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Slicing Ice


Published on Dec 07, 2018

Abstract

Matter can exist in one of several different phases: solid, liquid or gas. A change between these phases is caused by a change in temperature or pressure. Water in its solid form is water ice, in its liquid form it is called liquid water, and as a gas it is called water vapor. Some materials, like Nitinol, have more than one solid phase. A change in temperature or pressure will cause them to change from one type of solid to another type of solid, just like a change in temperature will cause water to change from a solid to a liquid or vice versa. In this activity, you will explore the solid to liquid phase change of water caused by a change in pressure.

Materials

• Ice cube (and extras)

• Thin wire

• ruler

• Thread (optional)

• Heavy book

• Metal silverware (spoons and forks)

• Space in your refrigerator or freezer (optional)

This ice cube with a wire through the middle was made without drilling a hole through the ice cube. How do you think it was done?

Slicing Ice

Activity

• Loop one end of the wire around half the silverware and twist to secure them together. Do the same with the other end.

• Place the ruler with one end off the edge of a table. Place a heavy book on the other end. If using a plastic ruler, put a piece of cloth or paper on it so it’s not slippery.

• Place the ice cube on the end that is hanging off the edge.

• Lay the wire over the center of the ice cube with the weights hanging down.

• Watch as the wire very slowly “cuts through” the ice cube. After ½ to 1 hour, it should be in the center.

Slicing Ice

What’s going on?

When water is in its solid phase (ice), an increase in pressure will cause the ice to melt, without any change in temperature. The wire with the weights hanging down puts pressure on the ice, which causes it to melt. As the wire moves down through the ice cube, the pressure is released above the wire, and the water can re-freeze above it. Ice skaters may use this property of water. The pressure of a skate blade causes a thin film of ice under the skate to melt, making the ice slippery. When the skate moves, the ice re-freezes behind it. You also use this property of water when you make a snowball. Pressing the snow together causes it to melt a little, and then freeze back together into a ball when you stop squeezing.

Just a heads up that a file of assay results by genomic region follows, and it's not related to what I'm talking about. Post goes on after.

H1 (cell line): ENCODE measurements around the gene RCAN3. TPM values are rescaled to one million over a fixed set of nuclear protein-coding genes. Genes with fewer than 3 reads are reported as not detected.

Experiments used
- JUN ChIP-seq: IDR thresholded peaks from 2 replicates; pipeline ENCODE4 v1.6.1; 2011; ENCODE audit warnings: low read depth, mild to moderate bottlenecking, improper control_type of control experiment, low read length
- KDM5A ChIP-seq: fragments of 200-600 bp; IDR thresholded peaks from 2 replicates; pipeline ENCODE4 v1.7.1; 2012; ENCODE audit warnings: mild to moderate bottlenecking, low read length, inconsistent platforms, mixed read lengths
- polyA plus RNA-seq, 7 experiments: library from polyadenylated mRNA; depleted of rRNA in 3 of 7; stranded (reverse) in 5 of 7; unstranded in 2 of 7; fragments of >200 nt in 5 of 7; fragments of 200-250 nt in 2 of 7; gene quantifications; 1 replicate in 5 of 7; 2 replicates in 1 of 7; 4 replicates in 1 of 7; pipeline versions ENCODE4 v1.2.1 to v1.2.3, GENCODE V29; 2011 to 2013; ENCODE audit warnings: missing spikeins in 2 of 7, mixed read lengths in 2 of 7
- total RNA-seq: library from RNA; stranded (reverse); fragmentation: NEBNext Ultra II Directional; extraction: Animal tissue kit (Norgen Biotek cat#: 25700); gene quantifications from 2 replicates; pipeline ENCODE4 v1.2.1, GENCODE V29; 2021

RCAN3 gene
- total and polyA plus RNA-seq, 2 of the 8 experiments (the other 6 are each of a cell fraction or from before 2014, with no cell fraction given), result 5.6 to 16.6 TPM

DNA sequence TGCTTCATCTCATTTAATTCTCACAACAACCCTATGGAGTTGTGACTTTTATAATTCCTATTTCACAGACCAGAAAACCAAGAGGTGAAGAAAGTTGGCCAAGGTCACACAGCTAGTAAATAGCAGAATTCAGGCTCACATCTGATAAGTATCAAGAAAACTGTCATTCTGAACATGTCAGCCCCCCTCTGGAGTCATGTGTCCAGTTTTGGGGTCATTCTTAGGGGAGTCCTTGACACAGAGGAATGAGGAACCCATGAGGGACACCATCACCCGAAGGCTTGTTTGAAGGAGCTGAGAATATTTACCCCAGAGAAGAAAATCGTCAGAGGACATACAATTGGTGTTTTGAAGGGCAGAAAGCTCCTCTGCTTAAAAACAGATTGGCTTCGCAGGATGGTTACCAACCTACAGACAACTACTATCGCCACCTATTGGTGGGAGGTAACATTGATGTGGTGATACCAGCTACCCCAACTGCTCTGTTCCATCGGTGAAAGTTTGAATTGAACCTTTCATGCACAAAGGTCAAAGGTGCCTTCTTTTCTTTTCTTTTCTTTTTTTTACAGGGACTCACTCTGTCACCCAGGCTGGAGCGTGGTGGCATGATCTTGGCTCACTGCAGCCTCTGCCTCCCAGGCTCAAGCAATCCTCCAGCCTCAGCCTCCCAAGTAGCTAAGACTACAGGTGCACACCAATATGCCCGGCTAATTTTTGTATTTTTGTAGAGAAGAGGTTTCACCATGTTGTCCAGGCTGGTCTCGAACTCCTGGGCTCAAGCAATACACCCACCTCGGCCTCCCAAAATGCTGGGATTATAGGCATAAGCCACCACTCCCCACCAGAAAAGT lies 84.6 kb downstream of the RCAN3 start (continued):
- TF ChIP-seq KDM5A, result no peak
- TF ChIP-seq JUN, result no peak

Extensions:

• Try doing this in the refrigerator or freezer. Does that change how quickly the wire moves through the ice?

• What if you use other materials? Does it make a difference?

o Try different types or thickness of wire.

o Try using thread instead of wire.

Connection to Nitinol:

In this activity, you caused water to change phases (from solid to liquid) by putting pressure on it. Water is in different phases depending on temperature, but also depending on pressure. Putting pressure on the ice cube using the weights caused it to change to the liquid phase. Nitinol is special because it has two solid phases. At lower temperatures, it is a soft, bendable solid. At higher temperatures, it is a springy, rigid solid. Which phase it is in depends on temperature. This phase diagram of water shows the temperatures and pressures at which water is a liquid, a solid or a gas. The pressure normally on the ice cube is shown by the line labeled, ”1 atm.” Starting at 1 atm at 0 °C, move straight up. This represents the higher pressure put on the ice cube by the wire.

Will ice stay solid or turn to a liquid? Image courtesy of www.snowcrystals.com But when you take Nitinol in its higher-temperature form, like in Flexon™ eyeglass frames, it is superelastic, or very springy. What makes it superelastic is that when you bend it, the pressure that you’re putting on the metal causes it to change phases back to its softer form. As soon as you release the pressure, it changes back to its more rigid form. Water ice does a similar thing. As the wire puts pressure on the ice cube, it causes some of the ice to change to its liquid phase. As the pressure is released and the wire moves down through the cube, liquid water changes back to its solid phase and re-freezes over the wire.

Nitinol isn’t the only material that has more than one solid phase. Diamond and graphite (pencil lead) are two different phases of carbon. Steel and water ice also have many solid phases with different properties.

References:

• Why You Can’t Have a Snowball Fight on Mars. By Scott A. Sandford http://www.astrosociety.org/pubs/mercury/9801/snowball.html

• Physical Properties of Ice (and lots of fun snowflake info and activities as well) www.snowcrystals.com

• MathMol Hypermedia Textbook – Water and Ice (and information about matter) Grade 3 level: http://www.nyu.edu/pages/mathmol/textbook/whatiswater.html

• Teaching General Chemistry: A Materials Science Companion. Arthur B. Ellis, Margret J. Gesselbracht, Brian J. Johnson, George C. Lisensky and William R. Robinson. Published by the American Chemical Society, 1993.





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